is always pleased to hear from former pupils & would welcome more
contributions to add to this page.
Orr wrote in August 2019:-
I started at EYM in my
pre-school year when I was still three. I remember being
in a very old building - which I now know as Bruntsfield House, part of
James Gillespie's High School - sitting in a circle playing different
singing and clapping games. I realise now that these were
important early lessons in developing an understanding of rhythm and
harmony. I also remember it was great fun and music on a
Saturday morning became part of my routine, one that I continue today.
In my primary years at
EYM I picked up the descant recorder, followed by most other members of the
recorder family. Jean Murray was my teacher through these
years and taught me to read music. I played violin for a
couple of years at school but realised that I was more suited to woodwind.
In P6 I had an opportunity to learn alto saxophone after school and
took to this quickly because of my recorder playing. My
saxophone playing developed to the point where I was able to join Edinburgh
Schools' Jazz Orchestra (ESJO) aged 12, as the youngest member. I
still enjoyed recorder playing with friends on a Saturday at EYM, in a
quintet and ensemble.
At an open
day at the Royal Conservatoire of Scotland when I was 14, I was interested
to hear young people playing in a jazz ensemble. A few
months later, with the support of Andrew Carvel, I successfully auditioned
for the RCS and was excited to start at the 'Juniors' (Jazz) last autumn.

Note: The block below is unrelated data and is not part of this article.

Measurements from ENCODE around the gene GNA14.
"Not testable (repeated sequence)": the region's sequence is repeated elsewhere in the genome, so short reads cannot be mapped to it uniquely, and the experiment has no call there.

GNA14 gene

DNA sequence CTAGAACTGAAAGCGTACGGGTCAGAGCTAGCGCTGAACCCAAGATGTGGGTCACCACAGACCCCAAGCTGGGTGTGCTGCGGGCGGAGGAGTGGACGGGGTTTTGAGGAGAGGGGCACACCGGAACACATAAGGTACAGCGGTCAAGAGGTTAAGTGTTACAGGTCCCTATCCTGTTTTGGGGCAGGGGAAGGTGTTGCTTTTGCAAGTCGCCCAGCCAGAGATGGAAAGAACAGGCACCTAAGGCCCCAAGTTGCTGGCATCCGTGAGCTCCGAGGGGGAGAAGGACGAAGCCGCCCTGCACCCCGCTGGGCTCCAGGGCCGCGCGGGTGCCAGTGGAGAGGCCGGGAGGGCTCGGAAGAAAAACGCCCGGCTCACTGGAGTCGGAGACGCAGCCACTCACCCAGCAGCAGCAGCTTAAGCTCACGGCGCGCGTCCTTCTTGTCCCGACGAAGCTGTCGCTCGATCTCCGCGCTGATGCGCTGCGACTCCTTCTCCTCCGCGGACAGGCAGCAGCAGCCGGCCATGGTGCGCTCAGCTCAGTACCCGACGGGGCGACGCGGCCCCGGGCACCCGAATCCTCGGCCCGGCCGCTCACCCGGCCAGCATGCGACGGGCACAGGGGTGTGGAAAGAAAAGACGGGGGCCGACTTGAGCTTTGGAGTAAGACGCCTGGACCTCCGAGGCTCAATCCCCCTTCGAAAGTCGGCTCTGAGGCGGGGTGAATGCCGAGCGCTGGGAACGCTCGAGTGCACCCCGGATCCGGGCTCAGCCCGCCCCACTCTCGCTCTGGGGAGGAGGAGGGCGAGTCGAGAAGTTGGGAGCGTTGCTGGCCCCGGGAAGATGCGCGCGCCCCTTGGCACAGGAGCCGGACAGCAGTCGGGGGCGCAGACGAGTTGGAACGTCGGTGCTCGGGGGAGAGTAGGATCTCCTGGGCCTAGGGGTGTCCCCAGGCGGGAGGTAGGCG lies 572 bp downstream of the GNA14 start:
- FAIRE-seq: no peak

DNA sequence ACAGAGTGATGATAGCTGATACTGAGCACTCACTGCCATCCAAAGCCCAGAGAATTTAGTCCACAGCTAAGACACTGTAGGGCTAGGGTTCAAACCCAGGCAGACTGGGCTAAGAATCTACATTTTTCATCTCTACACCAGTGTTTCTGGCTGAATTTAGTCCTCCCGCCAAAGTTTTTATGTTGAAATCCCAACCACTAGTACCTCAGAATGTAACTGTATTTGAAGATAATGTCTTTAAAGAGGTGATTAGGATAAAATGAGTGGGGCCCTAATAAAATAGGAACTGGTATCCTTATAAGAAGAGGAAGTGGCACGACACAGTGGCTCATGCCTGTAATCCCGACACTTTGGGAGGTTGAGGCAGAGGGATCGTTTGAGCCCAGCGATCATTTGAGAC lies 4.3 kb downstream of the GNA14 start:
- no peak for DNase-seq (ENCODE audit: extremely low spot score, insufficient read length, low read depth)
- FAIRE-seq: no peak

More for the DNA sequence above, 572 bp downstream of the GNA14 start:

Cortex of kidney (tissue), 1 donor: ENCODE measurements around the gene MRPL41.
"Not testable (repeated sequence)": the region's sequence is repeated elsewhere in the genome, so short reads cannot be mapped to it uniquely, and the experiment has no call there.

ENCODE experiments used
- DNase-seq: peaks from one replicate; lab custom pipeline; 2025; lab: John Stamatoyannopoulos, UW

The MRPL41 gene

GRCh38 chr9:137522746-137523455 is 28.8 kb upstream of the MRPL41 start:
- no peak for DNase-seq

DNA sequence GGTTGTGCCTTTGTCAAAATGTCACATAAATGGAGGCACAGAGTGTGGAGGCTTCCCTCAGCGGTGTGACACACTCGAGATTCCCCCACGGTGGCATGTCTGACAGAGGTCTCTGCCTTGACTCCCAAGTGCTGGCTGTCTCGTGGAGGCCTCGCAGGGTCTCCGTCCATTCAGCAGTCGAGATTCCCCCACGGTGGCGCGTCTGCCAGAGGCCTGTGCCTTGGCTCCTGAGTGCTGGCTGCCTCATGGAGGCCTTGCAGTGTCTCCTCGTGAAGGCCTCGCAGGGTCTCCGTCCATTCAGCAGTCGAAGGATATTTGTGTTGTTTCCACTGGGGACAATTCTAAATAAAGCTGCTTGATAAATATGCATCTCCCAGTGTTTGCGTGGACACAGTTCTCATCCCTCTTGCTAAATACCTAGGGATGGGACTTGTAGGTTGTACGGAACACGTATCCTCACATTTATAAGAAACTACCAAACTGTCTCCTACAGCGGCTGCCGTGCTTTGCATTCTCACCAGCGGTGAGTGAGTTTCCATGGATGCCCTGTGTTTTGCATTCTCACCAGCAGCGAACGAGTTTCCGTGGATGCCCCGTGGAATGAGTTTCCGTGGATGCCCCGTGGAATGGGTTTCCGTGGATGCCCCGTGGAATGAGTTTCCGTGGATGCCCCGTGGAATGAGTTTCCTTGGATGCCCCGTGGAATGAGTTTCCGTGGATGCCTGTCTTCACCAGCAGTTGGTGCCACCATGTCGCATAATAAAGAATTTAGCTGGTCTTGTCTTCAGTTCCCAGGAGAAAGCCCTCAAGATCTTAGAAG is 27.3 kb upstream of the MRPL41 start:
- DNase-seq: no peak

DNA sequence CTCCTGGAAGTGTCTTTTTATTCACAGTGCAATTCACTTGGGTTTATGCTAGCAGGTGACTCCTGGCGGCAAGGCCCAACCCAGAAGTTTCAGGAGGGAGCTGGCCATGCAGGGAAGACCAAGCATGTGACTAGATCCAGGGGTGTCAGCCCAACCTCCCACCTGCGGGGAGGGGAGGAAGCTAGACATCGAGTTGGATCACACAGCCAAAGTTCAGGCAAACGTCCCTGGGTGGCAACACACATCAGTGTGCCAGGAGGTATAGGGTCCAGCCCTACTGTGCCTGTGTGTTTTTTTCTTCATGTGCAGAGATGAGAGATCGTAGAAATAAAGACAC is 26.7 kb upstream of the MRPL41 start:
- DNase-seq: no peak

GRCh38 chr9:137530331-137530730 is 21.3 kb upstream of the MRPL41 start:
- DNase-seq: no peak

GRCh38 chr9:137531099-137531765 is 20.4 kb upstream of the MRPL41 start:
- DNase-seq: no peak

Attending the RCS has become my new Saturday routine and I have
really enjoyed my first year there, studying with Paul Towndrow.
I still play in ESJO too, as well as other bands and orchestras
through school and the Council's music service. None of
this would have been possible without my years at EYM and I am really
grateful to Jean and all the other teachers who helped me along the way.
Laura Johnson wrote in July 2019:-
EYM was the very beginning
of my experience with music. When I was little I went to the musical play
classes, and then it was where I first started to play the cello, which I
think is an opportunity all young people should get. Later I went on to play
in the junior and senior orchestras. I made great friends through EYM, and it
gave me the opportunity to explore a vast variety of music. The skills I
learned while playing within the senior orchestra enabled me to audition and
get into other well-known orchestras such as EYO and NYOS, and now I've also
joined an orchestra at Leeds University. I will also always be grateful for
this brilliant start to my musical life!
Bowyer wrote in November 2019:-
I was an EYM
student from age 5 up to 17. With EYM I learned to play the recorder through the
excellent guidance of Simon Rennard, who always managed to balance progressing
our skills with having a genuinely enjoyable Saturday morning. Learning the
recorder was good fun and allowed me to play a lot of great, and often
under-appreciated, music - like at the Baroque ensemble I am a part of at
university. My skills on the recorder also greatly helped me to pick up the
saxophone when I was older, and the grades I achieved on the saxophone benefited
my UCAS application. I am very grateful to Simon and also to Jean Murray for the
opportunities that were opened up to me by EYM.
I was also
lucky to be able to pass on some of my recorder skills to a group of students I
taught during my year volunteering in Myanmar. Teaching music was a challenge,
and made me appreciate the ability of my teachers to deal with overactive
children, but it was satisfying to pass on a skill that was not normally
available to the students of the school and it was very nostalgic to teach out
of the same book that I learned from at EYM.